According to the latest Scottish Government statistics, there were 8,319 young people registered as homeless in Scotland in 2019/2020. This is a concerning figure as it represents almost 26% of the entire Scottish homeless population, even though young people only make 12% of the nation’s total population!
Three main causes consistently make almost 70% of all applications:
It is important to remember that there are many forms of homelessness, some of them can be very visible such as rough sleeping, other include circumstances where people are living in temporary accommodation (hostels, B&B). However, homelessness also includes what is referred to as hidden homelessness, where young people stay in unsuitable or insecure accommodation, or sofa-surfing with family or friends.
The homelessness route is a negative and stigmatising experience for young people, and it should be avoided whenever possible by early intervention programmes, mediation with the families, suitable affordable accommodation and early-on advice and support.
Youth homelessness is different from adult homelessness and services should recognize that difference. Age, in fact, matters for many reasons. Young people are transitioning from childhood to adulthood, meaning that their emotional, cognitive ad social skills are still developing. These developments will normally be supported by adult supervision and support, both at home and outside.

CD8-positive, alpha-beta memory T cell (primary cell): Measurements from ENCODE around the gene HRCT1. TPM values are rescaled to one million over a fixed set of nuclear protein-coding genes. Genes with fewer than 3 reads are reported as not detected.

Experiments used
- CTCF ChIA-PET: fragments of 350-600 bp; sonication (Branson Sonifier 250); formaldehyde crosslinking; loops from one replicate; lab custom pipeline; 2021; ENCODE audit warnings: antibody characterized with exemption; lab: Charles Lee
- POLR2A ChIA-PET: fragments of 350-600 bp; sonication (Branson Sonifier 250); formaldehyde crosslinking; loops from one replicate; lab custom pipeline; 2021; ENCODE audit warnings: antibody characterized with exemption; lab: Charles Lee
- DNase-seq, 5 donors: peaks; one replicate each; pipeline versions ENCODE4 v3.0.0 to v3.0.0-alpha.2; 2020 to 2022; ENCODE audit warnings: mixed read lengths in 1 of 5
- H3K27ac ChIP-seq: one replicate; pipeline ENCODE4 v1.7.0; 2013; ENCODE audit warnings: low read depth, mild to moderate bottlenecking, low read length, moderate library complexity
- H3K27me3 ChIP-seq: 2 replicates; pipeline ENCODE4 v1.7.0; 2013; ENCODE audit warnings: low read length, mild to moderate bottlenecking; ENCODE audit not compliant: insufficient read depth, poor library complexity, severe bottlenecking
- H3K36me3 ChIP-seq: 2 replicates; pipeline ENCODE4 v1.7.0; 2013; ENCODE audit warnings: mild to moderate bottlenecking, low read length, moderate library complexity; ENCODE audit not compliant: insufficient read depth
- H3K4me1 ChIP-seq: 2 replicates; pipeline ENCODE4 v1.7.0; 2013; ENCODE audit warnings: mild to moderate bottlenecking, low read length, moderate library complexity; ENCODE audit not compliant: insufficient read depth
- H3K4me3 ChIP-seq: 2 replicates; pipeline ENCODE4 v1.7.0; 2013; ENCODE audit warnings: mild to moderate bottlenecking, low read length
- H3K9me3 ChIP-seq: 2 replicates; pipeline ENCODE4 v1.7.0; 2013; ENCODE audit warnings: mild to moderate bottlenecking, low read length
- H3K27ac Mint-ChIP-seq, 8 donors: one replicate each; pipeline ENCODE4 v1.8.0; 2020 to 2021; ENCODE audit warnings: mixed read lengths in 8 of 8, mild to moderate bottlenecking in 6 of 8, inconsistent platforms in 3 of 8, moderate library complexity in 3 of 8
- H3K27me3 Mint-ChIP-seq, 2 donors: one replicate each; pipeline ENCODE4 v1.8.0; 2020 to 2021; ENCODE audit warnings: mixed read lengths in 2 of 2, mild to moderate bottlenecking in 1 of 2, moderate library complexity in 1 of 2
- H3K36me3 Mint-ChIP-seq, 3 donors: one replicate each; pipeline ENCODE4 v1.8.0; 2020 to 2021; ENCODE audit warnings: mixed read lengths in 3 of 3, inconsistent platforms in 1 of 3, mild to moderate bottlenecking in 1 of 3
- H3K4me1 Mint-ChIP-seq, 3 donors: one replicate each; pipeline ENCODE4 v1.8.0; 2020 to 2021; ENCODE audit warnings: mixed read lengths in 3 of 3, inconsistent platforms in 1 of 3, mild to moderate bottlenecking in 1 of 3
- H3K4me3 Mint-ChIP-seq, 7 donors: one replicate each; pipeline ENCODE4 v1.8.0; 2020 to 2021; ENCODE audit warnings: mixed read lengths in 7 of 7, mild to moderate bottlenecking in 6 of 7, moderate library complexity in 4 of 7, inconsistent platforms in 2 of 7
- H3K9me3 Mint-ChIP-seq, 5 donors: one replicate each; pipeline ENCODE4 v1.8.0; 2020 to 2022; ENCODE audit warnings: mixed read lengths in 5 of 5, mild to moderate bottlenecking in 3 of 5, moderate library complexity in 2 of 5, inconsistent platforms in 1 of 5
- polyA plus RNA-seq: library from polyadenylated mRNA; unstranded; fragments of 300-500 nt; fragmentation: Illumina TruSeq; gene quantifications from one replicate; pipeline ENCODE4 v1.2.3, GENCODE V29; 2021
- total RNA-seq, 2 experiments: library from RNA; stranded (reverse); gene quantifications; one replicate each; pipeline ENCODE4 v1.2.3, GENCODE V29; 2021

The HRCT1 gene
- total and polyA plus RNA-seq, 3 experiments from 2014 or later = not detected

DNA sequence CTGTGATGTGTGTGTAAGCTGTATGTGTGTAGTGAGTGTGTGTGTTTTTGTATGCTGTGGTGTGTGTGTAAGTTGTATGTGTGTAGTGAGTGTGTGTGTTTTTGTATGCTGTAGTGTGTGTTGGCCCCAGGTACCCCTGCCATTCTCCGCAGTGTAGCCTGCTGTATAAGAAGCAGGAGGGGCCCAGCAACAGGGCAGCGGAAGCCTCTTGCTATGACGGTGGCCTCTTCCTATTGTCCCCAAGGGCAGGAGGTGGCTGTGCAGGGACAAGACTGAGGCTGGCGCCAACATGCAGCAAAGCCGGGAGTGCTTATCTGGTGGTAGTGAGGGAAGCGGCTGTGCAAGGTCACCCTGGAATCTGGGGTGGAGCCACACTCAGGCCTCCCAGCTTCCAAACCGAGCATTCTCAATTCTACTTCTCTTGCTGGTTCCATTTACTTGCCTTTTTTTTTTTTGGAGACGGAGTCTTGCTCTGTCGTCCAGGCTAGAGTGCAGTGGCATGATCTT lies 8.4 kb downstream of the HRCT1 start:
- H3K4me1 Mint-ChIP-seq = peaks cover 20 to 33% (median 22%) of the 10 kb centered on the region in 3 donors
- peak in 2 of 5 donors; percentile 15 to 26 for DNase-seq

Unfortunately, young people who become homeless do not fully experience the process of adolescent development, thus leaving home without the necessary skills, the financial support or the experience in running a household. The lack of stability and security will have an impact on young people’s mental and physical health, increasing their chances of being exploited, abused or involved in criminal activities. Furthermore, homelessness can disrupt their education and it will significantly lower their possibilities of finding and keeping a job.
Extensive research highlights that young people with experience of care, from the LGBT community and with ACEs are currently overrepresented within the homelessness community and they are at an increased risk of experiencing homelessness.
Our youth homelessness prevention pathways, commissioned by the Homelessness Prevention and Strategy Group, will support the implementation of the Ending Homelessness Together Action Plan and present recommendations to end youth homelessness in Scotland.
Under the Housing (Scotland) Act 1987 a person should be treated as homeless, even if they have accommodation, if it would not be reasonable for them to continue to stay in it.
Homelessness does not mean roofless and you do not have to be living on the street to be considered homeless. You could be staying with family or friends, or be living in an unsuitable accommodation, and you could still be assessed as homeless.